It naturally follows that such people make better employees and are more likely to be promoted. They also make more effective leaders with happier employees, which makes the organization more profitable, according to research by Atuma Okpara and Agwu M. Edwin.

There are two types of self-awareness, writes Eurich. One is having a clear view inside of one’s self: one’s own thoughts, feelings, behaviors, strengths, and weaknesses. The second type is understanding how others view us in terms of these same categories.

Interestingly, while we often assume that those who possess one type of awareness also possess the other, there is no direct correlation between the two. In fact, just 10% to 15% of people have both, according to a survey by Eurich. That means that the vast majority of us must learn one or the other—or both.

Gaining self-awareness is a process that can take many years. But training that gives employees the opportunity to examine their own behaviors against objective standards and gain feedback from expert instructors and peers can help speed up the journey. Just like the conflict management course, there are many ways to do this in a practical context that benefits employees and the organization alike.

For example, SAP also offers courses on building self-confidence, increasing trust with peers, creating connections with others, solving complex problems, and increasing resiliency in the face of difficult situations—all of which increase self-awareness in constructive ways. These human-skills courses are as popular with our employees as the hard-skill courses in new technologies or new programming techniques.

Depending on an organization’s size, budget, and goals, learning programs like these can include small group training, large lectures, online courses, licensing of third-party online content, reimbursement for students to attain certification, and many other models.

Human Skills Are the Constant

Automation and artificial intelligence will change the workplace in unpredictable ways. One thing we can predict, however, is that human skills will be needed more than ever.

The connection between conflict resolution skills, critical thinking courses, and the rise of AI-aided technology might not be immediately obvious. But these new AI tools are leading us down the path to a much more human workplace.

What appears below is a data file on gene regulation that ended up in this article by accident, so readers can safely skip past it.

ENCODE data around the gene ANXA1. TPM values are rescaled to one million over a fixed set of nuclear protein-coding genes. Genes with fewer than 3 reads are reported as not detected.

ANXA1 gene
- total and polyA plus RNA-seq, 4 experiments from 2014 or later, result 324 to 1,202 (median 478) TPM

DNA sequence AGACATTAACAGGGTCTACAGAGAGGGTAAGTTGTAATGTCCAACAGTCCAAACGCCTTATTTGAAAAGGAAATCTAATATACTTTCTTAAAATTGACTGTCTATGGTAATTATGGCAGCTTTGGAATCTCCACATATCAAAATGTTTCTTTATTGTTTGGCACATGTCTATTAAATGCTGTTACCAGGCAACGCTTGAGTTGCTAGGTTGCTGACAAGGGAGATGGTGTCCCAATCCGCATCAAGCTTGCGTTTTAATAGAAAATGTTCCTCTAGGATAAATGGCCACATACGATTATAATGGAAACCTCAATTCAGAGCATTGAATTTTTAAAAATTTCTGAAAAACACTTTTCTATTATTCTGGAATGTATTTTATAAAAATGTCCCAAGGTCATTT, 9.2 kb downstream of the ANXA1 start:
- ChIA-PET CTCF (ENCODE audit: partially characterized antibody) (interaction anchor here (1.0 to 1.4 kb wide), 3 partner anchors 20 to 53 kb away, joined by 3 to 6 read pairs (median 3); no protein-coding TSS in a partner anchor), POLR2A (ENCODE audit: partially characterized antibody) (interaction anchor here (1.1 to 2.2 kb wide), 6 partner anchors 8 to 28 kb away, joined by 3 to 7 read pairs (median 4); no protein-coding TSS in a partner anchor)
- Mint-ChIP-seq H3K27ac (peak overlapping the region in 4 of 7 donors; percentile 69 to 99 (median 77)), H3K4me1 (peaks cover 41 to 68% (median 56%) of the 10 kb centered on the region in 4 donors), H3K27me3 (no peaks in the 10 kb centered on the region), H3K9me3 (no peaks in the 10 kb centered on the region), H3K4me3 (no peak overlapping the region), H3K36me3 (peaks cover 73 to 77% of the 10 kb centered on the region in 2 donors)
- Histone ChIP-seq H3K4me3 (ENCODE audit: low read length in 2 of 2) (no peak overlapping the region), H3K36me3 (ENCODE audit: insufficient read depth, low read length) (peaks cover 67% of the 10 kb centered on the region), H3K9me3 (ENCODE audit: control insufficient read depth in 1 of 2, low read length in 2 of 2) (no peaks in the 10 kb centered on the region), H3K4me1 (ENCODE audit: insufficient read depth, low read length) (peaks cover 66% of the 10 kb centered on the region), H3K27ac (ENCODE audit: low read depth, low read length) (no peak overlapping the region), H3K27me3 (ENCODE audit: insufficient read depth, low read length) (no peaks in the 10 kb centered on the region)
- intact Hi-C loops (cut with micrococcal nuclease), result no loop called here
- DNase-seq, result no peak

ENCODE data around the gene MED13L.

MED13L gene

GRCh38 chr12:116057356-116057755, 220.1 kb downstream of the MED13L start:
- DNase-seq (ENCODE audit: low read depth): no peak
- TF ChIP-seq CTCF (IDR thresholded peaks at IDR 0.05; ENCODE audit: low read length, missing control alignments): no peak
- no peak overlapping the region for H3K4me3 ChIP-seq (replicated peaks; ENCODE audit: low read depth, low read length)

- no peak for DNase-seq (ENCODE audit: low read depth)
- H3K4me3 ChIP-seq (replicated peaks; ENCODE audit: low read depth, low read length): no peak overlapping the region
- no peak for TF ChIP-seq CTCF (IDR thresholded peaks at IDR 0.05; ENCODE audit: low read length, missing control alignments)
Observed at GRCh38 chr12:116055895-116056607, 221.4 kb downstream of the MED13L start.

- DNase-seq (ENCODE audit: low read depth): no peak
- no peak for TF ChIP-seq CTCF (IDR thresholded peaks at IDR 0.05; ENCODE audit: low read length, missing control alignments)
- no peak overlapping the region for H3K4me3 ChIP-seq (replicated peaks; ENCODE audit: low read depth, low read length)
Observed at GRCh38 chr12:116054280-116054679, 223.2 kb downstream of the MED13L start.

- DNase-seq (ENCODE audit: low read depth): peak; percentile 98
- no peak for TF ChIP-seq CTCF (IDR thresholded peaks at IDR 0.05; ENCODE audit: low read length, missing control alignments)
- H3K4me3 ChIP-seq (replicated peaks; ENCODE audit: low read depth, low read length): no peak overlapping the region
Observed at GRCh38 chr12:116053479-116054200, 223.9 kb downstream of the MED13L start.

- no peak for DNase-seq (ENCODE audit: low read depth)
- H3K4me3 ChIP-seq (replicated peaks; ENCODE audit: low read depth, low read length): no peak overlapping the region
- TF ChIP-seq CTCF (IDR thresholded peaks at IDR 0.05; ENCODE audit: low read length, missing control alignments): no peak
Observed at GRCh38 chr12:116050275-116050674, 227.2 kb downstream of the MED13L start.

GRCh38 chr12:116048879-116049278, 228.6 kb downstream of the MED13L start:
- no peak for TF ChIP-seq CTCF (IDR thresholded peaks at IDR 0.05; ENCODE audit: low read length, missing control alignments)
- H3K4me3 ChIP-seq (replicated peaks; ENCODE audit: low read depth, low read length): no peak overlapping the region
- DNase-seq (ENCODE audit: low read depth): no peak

Employees will interact with their computers through voice conversations and image recognition. Machine learning will find unexpected correlations in massive amounts of data but empathy and creativity will be required for data scientists to figure out the right questions to ask. Interpersonal communication will become even more important as teams coordinate between offices, remote workplaces, and AI aides.

While the future might be filled with artificial intelligence, deep learning, and untold amounts of data, uniquely human capabilities will be the ones that matter. Machines can’t write a symphony, design a building, teach a college course, or manage a department. The future belongs to humans working with machines, and for that, you need human skills. D!


About the Authors

Jenny Dearborn is Chief Learning Officer at SAP.

David Judge is Vice President, SAP Leonardo, at SAP.

Tom Raftery is Global Vice President and Internet of Things Evangelist at SAP.

Neal Ungerleider is a Los Angeles-based technology journalist and consultant.

Read more thought provoking articles in the latest issue of the Digitalist Magazine, Executive Quarterly.

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HR In The Age Of Digital Transformation

Neha Makkar Patnaik

HR has come a long way from the days of being called Personnel Management. It’s now known as People & Culture, Employee Experience, or simply People, and the changes in the last few years have been especially far-reaching, to say the least; seismic even.